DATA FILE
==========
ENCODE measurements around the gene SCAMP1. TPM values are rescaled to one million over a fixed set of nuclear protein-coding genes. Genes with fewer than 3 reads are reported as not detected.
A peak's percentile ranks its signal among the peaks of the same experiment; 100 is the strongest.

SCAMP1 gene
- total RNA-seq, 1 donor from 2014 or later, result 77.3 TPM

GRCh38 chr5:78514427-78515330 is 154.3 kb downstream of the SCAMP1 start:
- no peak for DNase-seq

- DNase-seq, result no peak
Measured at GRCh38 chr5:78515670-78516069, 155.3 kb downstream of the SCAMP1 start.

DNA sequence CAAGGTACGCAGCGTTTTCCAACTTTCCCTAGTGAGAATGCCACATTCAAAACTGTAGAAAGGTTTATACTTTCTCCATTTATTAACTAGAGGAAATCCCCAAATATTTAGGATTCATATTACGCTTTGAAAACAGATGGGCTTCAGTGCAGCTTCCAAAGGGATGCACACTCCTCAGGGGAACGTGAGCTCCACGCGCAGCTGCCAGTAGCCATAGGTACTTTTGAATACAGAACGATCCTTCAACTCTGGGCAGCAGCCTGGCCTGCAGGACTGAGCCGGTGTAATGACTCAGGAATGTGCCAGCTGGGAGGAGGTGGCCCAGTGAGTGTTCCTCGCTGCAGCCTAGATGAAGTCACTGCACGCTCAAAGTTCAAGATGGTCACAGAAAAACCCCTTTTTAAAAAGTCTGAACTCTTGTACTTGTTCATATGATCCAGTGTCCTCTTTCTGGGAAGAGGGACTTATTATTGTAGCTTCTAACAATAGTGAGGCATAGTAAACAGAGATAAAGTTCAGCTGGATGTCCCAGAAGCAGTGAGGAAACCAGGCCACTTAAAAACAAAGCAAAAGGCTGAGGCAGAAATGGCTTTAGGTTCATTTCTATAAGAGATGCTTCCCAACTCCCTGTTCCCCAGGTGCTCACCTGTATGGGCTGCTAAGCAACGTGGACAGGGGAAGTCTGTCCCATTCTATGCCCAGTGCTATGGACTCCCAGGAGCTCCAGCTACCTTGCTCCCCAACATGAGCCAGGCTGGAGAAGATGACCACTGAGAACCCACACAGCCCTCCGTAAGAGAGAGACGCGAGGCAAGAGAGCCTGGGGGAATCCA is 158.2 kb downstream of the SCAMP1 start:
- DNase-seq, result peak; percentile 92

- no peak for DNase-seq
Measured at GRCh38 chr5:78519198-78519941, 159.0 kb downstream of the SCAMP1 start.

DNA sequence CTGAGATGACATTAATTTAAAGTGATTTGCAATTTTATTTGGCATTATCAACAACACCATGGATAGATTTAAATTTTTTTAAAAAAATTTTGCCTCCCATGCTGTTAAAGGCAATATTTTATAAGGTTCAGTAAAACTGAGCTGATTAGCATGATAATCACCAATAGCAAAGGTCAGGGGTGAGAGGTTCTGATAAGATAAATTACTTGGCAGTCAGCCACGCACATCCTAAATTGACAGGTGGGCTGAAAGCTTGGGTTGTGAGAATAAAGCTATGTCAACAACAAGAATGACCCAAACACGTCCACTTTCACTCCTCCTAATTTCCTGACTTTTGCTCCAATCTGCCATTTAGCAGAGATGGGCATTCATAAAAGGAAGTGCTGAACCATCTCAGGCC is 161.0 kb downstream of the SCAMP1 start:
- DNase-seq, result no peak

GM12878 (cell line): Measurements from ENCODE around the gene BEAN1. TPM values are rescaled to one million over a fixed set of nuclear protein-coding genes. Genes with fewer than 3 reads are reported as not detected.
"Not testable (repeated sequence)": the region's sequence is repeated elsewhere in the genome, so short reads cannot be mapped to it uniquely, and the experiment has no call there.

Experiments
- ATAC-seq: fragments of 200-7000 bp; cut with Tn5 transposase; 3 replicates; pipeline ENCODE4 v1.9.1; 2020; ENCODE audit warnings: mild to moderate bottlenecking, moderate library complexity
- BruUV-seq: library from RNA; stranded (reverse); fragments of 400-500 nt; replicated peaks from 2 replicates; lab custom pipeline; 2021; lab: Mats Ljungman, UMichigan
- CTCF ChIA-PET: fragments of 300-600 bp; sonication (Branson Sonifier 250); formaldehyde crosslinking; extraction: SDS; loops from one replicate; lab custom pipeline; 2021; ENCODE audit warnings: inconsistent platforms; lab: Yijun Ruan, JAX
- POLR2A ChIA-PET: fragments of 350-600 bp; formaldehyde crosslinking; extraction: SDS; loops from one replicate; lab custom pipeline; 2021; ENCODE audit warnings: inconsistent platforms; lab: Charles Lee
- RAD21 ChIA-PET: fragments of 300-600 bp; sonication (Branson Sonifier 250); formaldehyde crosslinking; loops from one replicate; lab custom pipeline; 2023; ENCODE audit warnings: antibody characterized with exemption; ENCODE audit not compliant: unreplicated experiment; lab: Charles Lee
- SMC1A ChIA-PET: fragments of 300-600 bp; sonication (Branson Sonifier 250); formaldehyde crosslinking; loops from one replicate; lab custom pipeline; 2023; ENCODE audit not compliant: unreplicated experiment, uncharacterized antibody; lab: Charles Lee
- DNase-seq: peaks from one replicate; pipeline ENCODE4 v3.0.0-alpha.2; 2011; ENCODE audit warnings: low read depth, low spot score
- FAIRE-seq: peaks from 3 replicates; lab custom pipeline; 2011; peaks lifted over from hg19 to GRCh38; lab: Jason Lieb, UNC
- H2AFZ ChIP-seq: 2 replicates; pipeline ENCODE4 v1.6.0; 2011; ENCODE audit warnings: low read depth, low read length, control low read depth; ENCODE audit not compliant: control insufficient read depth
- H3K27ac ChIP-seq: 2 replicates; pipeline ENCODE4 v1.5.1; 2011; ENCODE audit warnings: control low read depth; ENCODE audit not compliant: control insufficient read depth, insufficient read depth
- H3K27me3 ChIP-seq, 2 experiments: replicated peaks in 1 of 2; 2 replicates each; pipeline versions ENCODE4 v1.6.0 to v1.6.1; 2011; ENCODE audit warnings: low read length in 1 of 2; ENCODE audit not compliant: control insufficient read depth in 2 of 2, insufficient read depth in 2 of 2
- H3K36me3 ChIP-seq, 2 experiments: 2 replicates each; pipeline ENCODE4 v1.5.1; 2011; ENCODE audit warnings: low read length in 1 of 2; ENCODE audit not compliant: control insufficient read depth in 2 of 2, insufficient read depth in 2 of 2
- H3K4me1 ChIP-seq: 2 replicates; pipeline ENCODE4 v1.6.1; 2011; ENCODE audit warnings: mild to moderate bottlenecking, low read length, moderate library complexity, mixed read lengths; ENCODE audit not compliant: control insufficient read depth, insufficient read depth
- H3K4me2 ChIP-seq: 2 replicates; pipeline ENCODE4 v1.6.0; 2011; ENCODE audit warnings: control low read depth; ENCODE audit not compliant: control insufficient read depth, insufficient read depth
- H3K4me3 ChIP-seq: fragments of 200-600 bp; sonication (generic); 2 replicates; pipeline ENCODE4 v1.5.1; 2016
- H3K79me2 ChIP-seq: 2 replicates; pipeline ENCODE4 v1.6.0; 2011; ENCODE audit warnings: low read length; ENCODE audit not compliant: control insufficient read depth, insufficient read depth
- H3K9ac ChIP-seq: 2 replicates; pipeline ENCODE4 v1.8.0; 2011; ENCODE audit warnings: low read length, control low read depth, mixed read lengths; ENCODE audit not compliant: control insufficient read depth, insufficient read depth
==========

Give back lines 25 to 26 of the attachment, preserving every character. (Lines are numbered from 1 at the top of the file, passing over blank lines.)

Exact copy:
- FAIRE-seq: peaks from 3 replicates; lab custom pipeline; 2011; peaks lifted over from hg19 to GRCh38; lab: Jason Lieb, UNC
- H2AFZ ChIP-seq: 2 replicates; pipeline ENCODE4 v1.6.0; 2011; ENCODE audit warnings: low read depth, low read length, control low read depth; ENCODE audit not compliant: control insufficient read depth